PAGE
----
“Coal plants that add carbon capture that the free market is willing to pay for, such as for enhanced oil recovery, is one thing. Uneconomic carbon capture rescued by special government favor is quite another. New coal capacity should stand alone and not be hostage to an America-last global warming agenda.”

Robert Bradley
CEO, Institute for Energy Research
Policy Advisor, The Heartland Institute
iertx@swbell.net

 

“It is typical for Democrats to tag anything that promotes energy production requiring natural resource extraction as ‘protecting the interest of polluters.’ The irony is the amount of energy that Democrats buy from those same ‘polluters’ and the volume of greenhouse gas emissions they themselves spew every day, including the carbon dioxide they exhale every minute.

“New Jersey Congressman Frank Pallone can say the Trump administration’s priority is the coal industry and not the environment without counting the coal-based products he and his political party use all the time. Pallone is just reading from a script with no attention to how much he routinely pays for the products of ‘polluters.’ Face it, Frank, you’re ‘protecting the interest of polluters’ including your own lungs.

Ron Arnold
Executive Vice President
Center for the Defense of Free Enterprise
arnold.ron@gmail.com

 

“During the 1990s, coal-fired plants installed complex and enormously expensive stack scrubbers to remove acid rain precursor chemicals from their emissions. During the same era, treatment of coal to remove volatiles prior to burning and low nitrous oxide burners became the norm. These upgrades also came with price tags that immediately cut profit margins of individual plants and all industries ‘downstream’ of them.

“The upgrades were accepted though because coal was historically the dirtiest fossil fuel to burn and everyone, including coal executives, knew change had to come. There had been real pollution and the results of clean up were measurable, particularly in terms of acid precipitation. The clean coal era had begun. We’d made enormous progress.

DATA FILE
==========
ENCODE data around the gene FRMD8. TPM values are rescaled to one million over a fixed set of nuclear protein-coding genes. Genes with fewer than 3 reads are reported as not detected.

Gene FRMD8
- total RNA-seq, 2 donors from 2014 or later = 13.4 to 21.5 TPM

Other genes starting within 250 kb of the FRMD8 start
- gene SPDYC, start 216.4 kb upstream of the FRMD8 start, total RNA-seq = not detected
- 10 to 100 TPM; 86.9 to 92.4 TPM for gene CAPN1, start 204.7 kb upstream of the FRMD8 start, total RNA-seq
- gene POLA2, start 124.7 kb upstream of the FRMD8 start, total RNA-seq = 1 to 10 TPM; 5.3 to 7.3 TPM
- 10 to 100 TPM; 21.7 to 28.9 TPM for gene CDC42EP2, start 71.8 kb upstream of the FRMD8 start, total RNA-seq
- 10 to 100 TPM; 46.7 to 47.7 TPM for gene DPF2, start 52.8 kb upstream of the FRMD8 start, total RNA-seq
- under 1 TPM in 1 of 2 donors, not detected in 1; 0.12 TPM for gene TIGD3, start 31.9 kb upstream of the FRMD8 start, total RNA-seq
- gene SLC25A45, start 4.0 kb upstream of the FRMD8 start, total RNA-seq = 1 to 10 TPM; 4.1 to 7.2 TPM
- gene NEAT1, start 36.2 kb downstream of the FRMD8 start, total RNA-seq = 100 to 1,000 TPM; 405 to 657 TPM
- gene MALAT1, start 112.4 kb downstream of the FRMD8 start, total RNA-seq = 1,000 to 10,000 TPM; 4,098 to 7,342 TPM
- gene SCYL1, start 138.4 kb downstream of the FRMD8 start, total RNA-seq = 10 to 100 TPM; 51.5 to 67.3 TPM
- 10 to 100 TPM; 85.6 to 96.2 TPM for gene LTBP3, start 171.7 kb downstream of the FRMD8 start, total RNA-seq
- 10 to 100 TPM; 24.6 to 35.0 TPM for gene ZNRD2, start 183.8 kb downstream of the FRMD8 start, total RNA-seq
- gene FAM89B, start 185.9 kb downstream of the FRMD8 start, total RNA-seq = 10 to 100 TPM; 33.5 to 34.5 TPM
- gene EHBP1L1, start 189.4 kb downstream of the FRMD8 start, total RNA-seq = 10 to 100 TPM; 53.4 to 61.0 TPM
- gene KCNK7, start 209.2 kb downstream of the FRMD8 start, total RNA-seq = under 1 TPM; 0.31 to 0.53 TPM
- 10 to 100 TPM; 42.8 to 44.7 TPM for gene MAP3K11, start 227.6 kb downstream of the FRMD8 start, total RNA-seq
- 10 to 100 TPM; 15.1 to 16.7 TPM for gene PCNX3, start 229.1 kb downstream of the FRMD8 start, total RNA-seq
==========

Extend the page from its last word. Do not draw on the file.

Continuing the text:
“The emission standard mandates just rescinded by Trump’s EPA, however, have nothing to do with acid rain. Rather, carbon sequestration is all about mitigating global warming and global warming is all about power to control everything – which is not hyperbole when one considers what would really be needed to control earth’s infinitely complex and infinitely pervasive carbon cycle. Indeed, no one has proven that either elevated CO2 or actual warming would be a net detriment to the planet. It’s bureaucratic hubris at its finest.

“The details, the numbers and the end effects of carbon mitigation efforts can be debated, but to debate the fine points is to miss the point. To accept that the delegates at COP24 in Katowice this month work disinterestedly toward their altruistic goals – and that they are indeed capable of knowing everything needed to manipulate the workings of the atmosphere, the workings of Earth’s ecology, the future of naturally variable earth systems, the future of human technological progress, etc. – is hubris defined. It’s also a lie.

“To paraphrase Solzhenitsyn, accepting lies is the start of very bad things. This is the big point.”

Cedric Keith
Policy Advisor, Environment
The Heartland Institute
cedrickeith-1@hotmail.com

Cedric Keith is the author of the book The Dying Fish about his adventures observing brook trout in the eastern U.S.

 

“Carbon dioxide results from photosynthesis. It lies under the surface of the earth in fossilized, ancient forests and swamps. All we’re doing when we burn coal or any fossil fuel is returning that CO2 back from whence it came, to the earth’s atmosphere. And there isn’t a farmer anywhere in the world who doesn’t want to benefit from higher CO2 levels.”

Mischa Popoff
Policy Advisor
The Heartland Institute
mischa@polyphase.us

Article Tags
Energy
Author
James Taylor is a senior fellow for environment and energy policy at The Heartland Institute.
jtaylor@heartland.org
Author
Jay Lehr is an internationally renowned speaker, scientist, and author
Author
H. Sterling Burnett, Ph.D. is a Heartland senior fellow on environmental policy and the managing editor of Environment & Climate News.
hsburnett@heartland.org
Author
Tom Harris is executive director of the International Climate Science Coalition
icsc.tom.harris@gmail.com @TomHarrisICSC
Author
Robert L. Bradley Jr., CEO and founder of the Institute for Energy Research, is a leading expert on the history and regulation of energy markets.
iertx@swbell.net
Author
Ron Arnold is executive vice president of the Center for the Defense of Free Enterprise and a policy advisor to The Heartland Institute.
arnold.ron@gmail.com @ron_arnold
Author
Cedric Keith is an environmental activist who serves as a policy advisor for the Heartland Institute.
cedrickeith-1@hotmail.com
Author
Mischa Popoff is the author of the critically-acclaimed book, Is it Organic? He earned a B.A. from the University of Saskatchewan where he specialized in the history of nitrogen for fertilizer and warfare.
mischa@polyphase.us